Stan Life property fund cuts divi as tenants fail to pay

Standard Life Aberdeen's HQ in Edinburgh

Standard Life Investments Property Income Trust on Monday became the latest real estate investment trust (REIT) to slash its dividend amid pressure on rent collections.

The £225 million REIT cut its dividend by 40% as it accused some tenants of abusing the system to delay payment.

The fund’s shares fell almost 3%, meaning its share price has now declined about 40% so far this year.

“Several tenants have chosen not to pay and not to engage and they are generally tenants that can afford to pay but are using the current Government protection designed for tenants that cannot pay to delay making any payment,” said the REIT.

“We will continue to chase these companies with vigour.”

On rent collection, the REIT added: “As at close of business on 22 July 2020, the company had received payments reflecting 60% of rents due for what can collectively be termed advance billing for the third quarter of the year; this comprises both old and new English quarter days (24th June and 1st July) and the Scottish quarter day (28th May) …

“At the same date (22nd July), rent due for the second quarter (Scottish quarter day February, 25th March, 1st April, 1st May, 1st June) collection levels stand at a combined 83%.

“It is expected both the Q2 and Q3 figures will continue to improve as we continue to engage with our tenants; something we have always done, but now being more important than ever.

“The aim is to work with our tenants to find mutually suitable solutions to the challenges of COVID-19 on our respective businesses.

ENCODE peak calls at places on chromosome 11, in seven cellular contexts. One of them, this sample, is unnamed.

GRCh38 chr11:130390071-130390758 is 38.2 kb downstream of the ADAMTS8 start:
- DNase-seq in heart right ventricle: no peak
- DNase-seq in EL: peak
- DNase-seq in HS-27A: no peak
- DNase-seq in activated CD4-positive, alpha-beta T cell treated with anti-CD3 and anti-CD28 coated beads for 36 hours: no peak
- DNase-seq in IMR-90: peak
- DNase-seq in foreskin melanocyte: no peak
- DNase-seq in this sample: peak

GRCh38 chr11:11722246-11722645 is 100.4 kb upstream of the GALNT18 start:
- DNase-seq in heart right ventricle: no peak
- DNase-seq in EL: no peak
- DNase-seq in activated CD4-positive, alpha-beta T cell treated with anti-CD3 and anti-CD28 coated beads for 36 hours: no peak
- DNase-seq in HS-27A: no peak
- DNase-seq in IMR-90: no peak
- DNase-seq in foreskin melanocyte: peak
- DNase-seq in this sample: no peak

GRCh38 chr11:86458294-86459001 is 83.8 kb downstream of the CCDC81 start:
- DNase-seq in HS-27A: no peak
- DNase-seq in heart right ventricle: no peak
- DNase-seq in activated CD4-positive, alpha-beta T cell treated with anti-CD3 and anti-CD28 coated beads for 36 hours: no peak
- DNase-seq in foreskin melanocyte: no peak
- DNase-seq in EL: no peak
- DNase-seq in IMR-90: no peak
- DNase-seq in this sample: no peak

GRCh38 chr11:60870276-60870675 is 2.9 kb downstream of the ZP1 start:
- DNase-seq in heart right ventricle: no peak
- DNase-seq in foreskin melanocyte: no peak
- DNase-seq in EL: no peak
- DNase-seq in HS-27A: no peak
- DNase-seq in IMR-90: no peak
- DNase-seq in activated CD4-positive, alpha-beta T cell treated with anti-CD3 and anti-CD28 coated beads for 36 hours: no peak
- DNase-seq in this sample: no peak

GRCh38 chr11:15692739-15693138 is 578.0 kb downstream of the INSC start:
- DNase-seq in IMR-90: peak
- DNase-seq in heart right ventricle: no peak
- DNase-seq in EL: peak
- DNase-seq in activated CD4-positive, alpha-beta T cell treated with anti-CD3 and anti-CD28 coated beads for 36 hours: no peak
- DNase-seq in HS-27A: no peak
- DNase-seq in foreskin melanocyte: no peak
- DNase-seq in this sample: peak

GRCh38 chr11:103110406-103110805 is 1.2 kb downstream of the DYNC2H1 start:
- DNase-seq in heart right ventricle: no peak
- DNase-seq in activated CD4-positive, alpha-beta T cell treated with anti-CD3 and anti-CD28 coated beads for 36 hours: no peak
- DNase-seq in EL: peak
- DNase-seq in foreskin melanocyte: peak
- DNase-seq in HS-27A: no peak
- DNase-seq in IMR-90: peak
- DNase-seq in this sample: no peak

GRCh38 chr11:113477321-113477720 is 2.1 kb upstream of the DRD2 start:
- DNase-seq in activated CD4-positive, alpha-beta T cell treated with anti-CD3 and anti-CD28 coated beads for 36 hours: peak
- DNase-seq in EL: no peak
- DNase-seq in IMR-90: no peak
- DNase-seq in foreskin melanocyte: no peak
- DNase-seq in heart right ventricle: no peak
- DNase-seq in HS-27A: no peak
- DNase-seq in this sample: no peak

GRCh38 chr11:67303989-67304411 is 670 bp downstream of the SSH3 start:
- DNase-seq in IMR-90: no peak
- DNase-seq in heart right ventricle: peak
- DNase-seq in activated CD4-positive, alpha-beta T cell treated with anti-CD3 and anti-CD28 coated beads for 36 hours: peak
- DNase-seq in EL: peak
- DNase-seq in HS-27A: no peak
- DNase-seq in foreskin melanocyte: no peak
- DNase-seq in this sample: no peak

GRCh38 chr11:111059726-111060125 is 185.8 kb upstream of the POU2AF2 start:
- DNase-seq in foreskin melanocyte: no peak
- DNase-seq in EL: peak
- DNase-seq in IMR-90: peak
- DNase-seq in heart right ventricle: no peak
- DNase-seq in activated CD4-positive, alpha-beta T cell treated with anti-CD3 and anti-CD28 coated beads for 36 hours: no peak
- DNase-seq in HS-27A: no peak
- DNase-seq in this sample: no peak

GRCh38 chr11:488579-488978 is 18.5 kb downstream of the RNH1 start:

“Depending on the situation, the company is agreeing to rental deferments with some tenants with repayment periods to suit the businesses, rent free periods in exchange for amended lease terms (generally an extension of leases) and, in extremis, rental write offs (generally with the smallest tenants who have no means of paying) …”

On dividends, the fund said: “The board recognises the importance of dividends to its shareholders especially when the COVID-19 crisis has forced many companies, across multiple sectors of the economy, to cancel or suspend their dividends.

“The board has taken the decision to maintain a quarterly dividend but at the reduced rate of 60% of last year’s level for this quarter equating to a dividend of 0.714p per share.

“The board is of the opinion that this rate balances the need for shareholders to continue receiving income during this difficult period while maintaining a prudent approach given the rent collection rates presently being experienced for both Quarter 2 and Quarter 3.”

About the Author

Mark McSherry
Dalriada Media LLC sites are edited by veteran news journalist Mark McSherry, a former staff editor and reporter with Reuters, Bloomberg and major newspapers including the South China Morning Post, London's Sunday Times and The Scotsman. McSherry's journalism has also appeared in The Washington Post, The Guardian, The Independent, The New York Times, London's Evening Standard and Forbes. McSherry is also a professor of journalism and communication arts in universities and colleges in New York City. Scottish-born McSherry has an MBA from the University of Edinburgh and a Certificate in Global Affairs from New York University.